Instead, make every slide count. Ask yourself how each slide and every word on it contributes to the message of your presentation. Instead of thinking about reasons why items should stay in the presentation, look for ways to cut to that core.
Each slide should amplify your message, not test viewers’ eyesight. Use a separate document, or an appendix, for details that you think the audience has just got to see. Resist the urge to dump data, however important it may be, in the main body of your presentation. Choose the salient information and hold the rest back. Otherwise, your data will drown your message.
There aren’t any hard and fast rules about the right number of slides to use. But if you’re heading into a sixty-minute meeting with more than twenty or so slides, think again. Chances are good that you’re going to lose your audience long before you get to the end.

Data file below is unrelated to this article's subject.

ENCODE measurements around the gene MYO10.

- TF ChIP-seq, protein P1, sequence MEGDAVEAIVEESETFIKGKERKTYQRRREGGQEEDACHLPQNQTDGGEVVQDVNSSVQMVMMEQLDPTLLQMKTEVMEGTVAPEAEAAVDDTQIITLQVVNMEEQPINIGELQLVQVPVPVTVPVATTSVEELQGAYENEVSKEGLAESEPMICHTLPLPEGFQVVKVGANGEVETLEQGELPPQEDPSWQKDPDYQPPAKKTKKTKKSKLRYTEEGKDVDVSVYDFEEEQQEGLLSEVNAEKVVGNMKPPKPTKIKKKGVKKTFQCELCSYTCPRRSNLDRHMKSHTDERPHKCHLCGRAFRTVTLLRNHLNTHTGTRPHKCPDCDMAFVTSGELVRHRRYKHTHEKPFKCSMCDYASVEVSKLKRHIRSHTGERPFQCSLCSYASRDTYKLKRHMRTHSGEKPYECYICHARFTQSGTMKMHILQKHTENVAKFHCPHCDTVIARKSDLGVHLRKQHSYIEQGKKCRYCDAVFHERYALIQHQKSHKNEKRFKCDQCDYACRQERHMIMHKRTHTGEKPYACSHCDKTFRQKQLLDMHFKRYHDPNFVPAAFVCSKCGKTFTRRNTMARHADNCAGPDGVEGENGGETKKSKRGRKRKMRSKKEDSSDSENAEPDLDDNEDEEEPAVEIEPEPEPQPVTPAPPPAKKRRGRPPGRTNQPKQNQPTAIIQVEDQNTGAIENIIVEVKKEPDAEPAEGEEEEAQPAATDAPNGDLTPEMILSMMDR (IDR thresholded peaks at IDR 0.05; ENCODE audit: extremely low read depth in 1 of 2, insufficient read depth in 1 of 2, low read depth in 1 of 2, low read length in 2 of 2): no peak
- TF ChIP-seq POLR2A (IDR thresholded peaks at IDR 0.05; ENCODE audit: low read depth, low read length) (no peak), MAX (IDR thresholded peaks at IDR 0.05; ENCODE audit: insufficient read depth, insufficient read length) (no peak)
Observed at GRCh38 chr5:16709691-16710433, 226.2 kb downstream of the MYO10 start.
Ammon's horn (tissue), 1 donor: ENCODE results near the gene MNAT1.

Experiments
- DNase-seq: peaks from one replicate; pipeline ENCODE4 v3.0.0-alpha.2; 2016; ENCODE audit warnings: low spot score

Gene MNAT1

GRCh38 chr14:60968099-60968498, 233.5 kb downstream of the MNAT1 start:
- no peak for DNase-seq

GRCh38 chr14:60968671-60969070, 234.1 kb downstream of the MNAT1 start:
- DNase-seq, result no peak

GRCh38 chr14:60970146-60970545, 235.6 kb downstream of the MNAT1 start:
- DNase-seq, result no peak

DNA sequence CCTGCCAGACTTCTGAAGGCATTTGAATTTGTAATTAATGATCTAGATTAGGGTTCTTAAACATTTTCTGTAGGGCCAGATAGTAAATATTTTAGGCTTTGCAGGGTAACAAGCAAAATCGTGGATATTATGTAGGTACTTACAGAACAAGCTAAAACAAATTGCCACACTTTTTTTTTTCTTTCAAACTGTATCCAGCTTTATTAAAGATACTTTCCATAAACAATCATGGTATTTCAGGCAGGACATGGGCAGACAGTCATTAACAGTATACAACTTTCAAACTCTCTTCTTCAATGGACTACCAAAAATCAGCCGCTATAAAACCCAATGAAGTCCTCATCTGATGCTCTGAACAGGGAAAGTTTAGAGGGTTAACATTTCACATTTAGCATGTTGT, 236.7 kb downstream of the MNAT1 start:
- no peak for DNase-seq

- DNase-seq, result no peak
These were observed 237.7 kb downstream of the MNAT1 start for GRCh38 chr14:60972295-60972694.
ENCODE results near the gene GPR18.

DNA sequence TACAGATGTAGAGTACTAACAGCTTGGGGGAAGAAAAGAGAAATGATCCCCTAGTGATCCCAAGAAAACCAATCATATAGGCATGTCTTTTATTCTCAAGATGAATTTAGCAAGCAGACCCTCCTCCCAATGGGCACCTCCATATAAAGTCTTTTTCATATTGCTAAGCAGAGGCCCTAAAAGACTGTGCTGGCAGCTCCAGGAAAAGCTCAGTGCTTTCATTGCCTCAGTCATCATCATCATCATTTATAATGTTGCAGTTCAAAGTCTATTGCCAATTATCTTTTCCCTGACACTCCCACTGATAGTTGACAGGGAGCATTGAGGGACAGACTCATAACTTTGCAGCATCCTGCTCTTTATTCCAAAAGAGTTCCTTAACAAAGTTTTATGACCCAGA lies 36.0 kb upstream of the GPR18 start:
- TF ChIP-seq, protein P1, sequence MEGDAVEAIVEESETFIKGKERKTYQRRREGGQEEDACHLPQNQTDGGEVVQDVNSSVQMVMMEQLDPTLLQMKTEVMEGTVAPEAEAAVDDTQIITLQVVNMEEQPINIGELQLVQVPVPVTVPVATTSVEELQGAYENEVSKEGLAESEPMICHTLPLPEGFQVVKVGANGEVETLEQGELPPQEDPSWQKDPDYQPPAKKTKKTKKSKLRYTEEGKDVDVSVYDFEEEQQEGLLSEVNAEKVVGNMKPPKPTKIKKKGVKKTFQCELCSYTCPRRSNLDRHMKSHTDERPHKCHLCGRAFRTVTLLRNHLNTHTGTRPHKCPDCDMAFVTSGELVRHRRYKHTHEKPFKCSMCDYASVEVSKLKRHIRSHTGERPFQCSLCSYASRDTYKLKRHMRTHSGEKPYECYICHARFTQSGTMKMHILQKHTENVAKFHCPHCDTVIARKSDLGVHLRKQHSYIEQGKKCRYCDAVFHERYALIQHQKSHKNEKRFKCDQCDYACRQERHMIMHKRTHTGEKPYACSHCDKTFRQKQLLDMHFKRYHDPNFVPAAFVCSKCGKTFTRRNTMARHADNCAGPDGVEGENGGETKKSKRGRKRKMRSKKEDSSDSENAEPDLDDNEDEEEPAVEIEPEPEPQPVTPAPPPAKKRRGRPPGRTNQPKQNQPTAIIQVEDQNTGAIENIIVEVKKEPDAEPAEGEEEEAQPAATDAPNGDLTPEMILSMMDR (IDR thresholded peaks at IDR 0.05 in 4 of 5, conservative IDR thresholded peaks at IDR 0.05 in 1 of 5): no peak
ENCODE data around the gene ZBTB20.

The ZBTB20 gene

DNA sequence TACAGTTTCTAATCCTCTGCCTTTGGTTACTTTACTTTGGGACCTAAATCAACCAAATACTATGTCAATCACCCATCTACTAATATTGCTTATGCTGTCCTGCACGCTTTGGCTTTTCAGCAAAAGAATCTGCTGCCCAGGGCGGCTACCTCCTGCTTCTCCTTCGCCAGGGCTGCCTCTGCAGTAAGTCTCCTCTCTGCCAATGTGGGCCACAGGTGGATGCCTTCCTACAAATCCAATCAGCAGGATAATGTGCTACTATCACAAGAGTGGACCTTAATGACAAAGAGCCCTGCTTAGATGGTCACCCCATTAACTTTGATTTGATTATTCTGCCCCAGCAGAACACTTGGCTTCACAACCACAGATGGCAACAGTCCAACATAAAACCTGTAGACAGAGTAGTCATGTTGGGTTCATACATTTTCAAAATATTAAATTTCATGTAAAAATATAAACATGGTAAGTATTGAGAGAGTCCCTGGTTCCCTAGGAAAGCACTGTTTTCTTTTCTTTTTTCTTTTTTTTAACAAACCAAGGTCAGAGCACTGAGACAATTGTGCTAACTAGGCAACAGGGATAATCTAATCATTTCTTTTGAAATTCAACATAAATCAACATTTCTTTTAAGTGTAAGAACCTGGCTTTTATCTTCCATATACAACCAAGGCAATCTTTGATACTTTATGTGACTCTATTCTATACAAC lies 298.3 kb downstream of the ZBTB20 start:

Simplify the Complex
If you ask clients what they look for in a consultant, you’ll often hear that they want someone who brings clarity and resolution to complex issues. A well-crafted slide deck can help you create the kind of clarity clients want.
Of course, we can’t do without some bulleted lists in this business. But rather than creating page after page of bullet points, make sure each slide contains a single, stand-alone concept. Follow the newspaper format, and begin each slide with a headline that offers the key point or reason for that slide. Headlines should build the overall narrative of your argument, from slide to slide.